â€” Coming off their first number-one album and single for country artist Jerrod Niemann, Brainard and Kolb are applying CLASPÂ®â€™s unique true analog front end recording solution to tracks for up-and-coming artist Ray Scottâ€™s next recordâ€”
The remarkable CLASPÂ® (Closed Loop Analog Signal Processor) system from Nashville-based Endless Analog, has reinvented analog tape recording for the digital age, and it has opened up other production techniques never before possible: namely, processing digitally-recorded audio to analog tape and back to the DAW, using variable tape speeds within the same session. Analog tape remains the gold standard for sonic quality of music recording, but tapeâ€™s linear nature had always meant that it could run at only one of several standard speeds on any one set of tracks â€“ 7.5, 15 or 30 inches per second (ips). Producers and engineers had to make a choice between using the slower 15 ips to enhance low frequencies or 30 ips to accentuate upper mids and high frequencies. But as producer Dave Brainard and engineer Brian Kolb discovered on a recent project for promising new country artist Ray Scott at Mix Dream Studios in Nashville, CLASP lets them apply analogâ€™s sonic magic at any speed to any individual track. This offers a sonic advantage to every project and is something that generations of analog recording professionals could only dream about. Thanks to CLASP, that revolutionary ability is now a reality.
Just coming off their first number-one debut country album (Judge Jerrod and the Hung Jury) and number one debut country single (â€œLover, Loverâ€?) for country artist Jerrod Lee Niemann, Brainard and Kolb are working on Pro Tools systems in separate control rooms at Mix Dream Studios. When overdubs are finished, they begin to run individual tracks, up to four at a time, to a vintage Studer A807 MkII Â½-inch 4-track deck via CLASP. â€œThe advantage here is that we can take a single track or group of tracks and listen to them individually as they go to tape from the Pro Tools environment,â€? Brainard explains. â€œWe can process the bass guitar at 7.5 ips, greatly adding to the low-frequency effectiveness, and the kick drum at 15 or 30 ips, which lets it retain the transient that gives it its punch. We can also see how each track reacts to different kinds of analog processing â€“ tape speed, saturation, compression and so on â€“ and treat it for maximum effectiveness. The idea of being able to have different tape speeds on the same song is incredible. Every track gets exactly what it needs.â€?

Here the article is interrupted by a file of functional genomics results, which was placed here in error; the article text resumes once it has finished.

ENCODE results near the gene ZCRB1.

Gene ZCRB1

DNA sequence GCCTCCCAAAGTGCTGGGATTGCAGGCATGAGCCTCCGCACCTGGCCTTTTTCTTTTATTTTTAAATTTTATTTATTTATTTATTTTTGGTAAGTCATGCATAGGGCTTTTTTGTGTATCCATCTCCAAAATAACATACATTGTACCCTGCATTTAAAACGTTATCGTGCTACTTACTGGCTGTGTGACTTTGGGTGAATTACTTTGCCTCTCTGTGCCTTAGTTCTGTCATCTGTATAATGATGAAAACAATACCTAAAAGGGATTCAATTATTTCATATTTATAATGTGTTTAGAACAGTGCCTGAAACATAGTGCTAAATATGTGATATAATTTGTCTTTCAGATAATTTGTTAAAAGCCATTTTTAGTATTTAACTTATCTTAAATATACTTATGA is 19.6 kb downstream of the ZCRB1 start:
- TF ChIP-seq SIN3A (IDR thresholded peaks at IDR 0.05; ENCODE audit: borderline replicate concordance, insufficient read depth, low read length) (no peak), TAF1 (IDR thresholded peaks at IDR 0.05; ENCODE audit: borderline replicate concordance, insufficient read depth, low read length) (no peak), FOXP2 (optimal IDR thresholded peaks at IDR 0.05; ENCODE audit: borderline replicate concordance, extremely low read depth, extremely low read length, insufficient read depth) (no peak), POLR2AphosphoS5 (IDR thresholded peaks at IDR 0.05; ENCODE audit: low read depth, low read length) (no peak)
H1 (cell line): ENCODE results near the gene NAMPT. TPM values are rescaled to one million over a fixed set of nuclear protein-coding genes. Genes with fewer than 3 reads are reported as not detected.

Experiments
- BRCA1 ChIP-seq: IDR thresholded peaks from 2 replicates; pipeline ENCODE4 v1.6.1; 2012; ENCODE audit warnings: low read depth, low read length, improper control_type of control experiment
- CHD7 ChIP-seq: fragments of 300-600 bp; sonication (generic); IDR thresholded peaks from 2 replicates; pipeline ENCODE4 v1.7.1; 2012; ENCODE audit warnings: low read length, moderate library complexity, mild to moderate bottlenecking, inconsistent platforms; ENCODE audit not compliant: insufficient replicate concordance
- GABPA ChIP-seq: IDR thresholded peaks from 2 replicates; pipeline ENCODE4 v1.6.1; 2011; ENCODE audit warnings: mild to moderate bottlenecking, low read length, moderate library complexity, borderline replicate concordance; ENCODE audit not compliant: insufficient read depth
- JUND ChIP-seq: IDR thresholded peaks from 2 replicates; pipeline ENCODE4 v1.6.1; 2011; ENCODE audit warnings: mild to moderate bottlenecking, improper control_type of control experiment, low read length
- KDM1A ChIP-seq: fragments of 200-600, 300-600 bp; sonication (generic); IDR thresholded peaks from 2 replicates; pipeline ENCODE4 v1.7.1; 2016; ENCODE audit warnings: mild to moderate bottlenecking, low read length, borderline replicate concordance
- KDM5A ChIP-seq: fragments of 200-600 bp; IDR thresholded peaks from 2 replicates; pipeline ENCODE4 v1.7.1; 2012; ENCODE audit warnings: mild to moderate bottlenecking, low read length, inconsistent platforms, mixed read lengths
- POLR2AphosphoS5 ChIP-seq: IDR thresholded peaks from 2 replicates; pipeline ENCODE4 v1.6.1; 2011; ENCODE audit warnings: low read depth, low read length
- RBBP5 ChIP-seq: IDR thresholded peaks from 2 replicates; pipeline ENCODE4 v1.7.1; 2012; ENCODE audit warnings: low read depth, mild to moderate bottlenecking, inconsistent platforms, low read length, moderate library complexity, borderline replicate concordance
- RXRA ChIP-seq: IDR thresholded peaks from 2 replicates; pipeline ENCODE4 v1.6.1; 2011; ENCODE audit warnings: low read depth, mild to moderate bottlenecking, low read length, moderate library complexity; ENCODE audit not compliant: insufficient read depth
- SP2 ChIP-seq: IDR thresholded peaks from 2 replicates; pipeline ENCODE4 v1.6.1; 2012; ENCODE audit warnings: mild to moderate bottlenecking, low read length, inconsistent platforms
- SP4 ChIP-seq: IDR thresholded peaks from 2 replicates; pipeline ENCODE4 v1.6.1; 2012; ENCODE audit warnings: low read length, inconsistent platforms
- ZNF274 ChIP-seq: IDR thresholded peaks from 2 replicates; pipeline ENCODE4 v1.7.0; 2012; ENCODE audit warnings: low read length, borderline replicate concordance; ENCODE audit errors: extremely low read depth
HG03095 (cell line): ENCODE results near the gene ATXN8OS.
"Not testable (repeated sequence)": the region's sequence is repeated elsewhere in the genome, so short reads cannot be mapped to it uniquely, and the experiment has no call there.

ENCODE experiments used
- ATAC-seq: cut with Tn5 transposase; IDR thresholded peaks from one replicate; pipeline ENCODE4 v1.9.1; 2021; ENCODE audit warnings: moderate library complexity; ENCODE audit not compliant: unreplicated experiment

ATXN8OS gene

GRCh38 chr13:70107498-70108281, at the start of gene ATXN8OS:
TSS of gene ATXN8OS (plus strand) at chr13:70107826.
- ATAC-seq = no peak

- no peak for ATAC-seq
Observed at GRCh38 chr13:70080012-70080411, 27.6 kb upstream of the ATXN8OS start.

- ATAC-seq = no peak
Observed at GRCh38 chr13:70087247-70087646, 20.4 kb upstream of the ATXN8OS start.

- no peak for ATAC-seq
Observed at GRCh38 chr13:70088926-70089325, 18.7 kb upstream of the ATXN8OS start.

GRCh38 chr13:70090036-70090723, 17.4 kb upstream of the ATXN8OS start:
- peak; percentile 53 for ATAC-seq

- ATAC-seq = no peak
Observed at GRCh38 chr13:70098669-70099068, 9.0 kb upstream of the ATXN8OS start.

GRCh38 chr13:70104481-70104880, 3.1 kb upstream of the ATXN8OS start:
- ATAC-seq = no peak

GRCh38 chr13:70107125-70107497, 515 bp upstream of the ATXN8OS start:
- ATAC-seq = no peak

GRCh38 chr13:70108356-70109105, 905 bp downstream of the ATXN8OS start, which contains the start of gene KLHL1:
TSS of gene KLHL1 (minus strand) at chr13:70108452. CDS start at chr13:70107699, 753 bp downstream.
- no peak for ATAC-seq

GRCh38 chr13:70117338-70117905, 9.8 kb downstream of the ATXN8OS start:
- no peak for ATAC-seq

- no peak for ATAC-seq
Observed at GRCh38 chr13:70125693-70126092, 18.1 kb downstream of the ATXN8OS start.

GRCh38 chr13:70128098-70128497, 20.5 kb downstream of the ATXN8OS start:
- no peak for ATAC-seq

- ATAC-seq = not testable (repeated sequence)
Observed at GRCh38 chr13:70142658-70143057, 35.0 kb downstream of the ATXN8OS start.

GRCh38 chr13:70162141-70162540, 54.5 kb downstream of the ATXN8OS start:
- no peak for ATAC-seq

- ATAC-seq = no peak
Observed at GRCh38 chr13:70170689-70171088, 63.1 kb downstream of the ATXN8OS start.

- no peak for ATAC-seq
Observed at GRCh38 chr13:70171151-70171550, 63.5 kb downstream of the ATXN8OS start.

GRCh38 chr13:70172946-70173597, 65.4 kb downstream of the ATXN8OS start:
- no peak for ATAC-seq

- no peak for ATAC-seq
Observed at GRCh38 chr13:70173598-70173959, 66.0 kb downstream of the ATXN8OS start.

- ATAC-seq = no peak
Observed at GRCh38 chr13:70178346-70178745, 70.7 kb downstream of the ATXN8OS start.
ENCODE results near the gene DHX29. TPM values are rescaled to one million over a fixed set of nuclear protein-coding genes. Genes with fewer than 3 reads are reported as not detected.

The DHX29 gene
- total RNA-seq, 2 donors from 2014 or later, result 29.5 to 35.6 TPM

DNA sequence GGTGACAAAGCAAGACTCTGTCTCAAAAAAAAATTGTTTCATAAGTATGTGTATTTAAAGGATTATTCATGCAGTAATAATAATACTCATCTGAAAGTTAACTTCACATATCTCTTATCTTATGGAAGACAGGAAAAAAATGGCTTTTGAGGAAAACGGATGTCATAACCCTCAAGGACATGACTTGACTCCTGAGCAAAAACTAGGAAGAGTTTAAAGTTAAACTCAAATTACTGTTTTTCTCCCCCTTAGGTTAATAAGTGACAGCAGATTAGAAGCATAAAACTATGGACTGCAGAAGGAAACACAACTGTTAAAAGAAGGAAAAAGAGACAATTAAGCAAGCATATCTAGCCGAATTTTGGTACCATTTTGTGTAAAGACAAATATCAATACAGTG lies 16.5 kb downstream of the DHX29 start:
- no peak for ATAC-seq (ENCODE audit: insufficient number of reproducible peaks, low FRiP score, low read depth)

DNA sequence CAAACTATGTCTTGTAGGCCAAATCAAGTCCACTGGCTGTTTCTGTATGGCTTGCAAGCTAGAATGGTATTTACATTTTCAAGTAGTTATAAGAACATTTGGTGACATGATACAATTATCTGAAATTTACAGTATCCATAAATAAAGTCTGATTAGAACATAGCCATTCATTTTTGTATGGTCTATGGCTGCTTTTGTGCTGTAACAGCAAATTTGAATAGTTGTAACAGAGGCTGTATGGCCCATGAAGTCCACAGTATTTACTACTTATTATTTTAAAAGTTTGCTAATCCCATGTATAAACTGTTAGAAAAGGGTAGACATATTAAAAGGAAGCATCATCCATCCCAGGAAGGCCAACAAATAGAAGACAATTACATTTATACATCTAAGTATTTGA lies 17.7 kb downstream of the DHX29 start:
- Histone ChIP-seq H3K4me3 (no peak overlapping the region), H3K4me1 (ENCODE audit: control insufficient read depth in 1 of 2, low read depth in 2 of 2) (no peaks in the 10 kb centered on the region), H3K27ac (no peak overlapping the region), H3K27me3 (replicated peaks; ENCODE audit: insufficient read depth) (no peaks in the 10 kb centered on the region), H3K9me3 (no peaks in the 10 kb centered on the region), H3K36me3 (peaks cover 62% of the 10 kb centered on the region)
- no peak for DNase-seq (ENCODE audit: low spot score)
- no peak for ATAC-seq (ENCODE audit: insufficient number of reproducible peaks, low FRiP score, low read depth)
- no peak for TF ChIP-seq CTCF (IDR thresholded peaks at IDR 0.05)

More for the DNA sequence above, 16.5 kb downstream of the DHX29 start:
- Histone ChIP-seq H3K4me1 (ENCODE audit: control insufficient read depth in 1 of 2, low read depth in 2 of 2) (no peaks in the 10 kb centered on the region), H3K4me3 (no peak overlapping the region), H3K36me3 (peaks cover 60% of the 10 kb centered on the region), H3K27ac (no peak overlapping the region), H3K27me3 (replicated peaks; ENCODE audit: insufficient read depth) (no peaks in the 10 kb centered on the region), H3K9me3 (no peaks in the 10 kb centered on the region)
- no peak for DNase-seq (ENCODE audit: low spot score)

Brian Kolb, who mixed Scottâ€™s record and others at Mix Dream using CLASP, says he applies it to virtually every kind of track. â€œI have clients who come in to listen to a mix and they tell me theyâ€™ve never heard their vocals sound so good,â€? he says, noting that a vocal for country and gospel singer Sonia Isaacs was recorded and mixed with absolutely no EQ, with the only processing coming through the CLASP system and tape. â€œShe agreed that it sounded amazing,â€? says Kolb. He also applied CLASP to the entire song on a tracking session recently at Ocean Way Studios in Nashville. â€œWe did the drums at 30 ips and processed the lower-key songs at 15 ips. It was amazing to have that kind of control with such great-sounding processing.â€?
Brainard says the options that CLASP offers are nothing short of incredible. â€œNo one could have imagined being able to use multiple tape speeds on the same song years ago,â€? he says, adding that thereâ€™s never an issue of synching tracks back up, thanks to CLASPâ€™s proprietary SSTÂ® sample synchronization technology. â€œCLASP is just a fantastic system to work with. It puts a big old smile on my face.â€?
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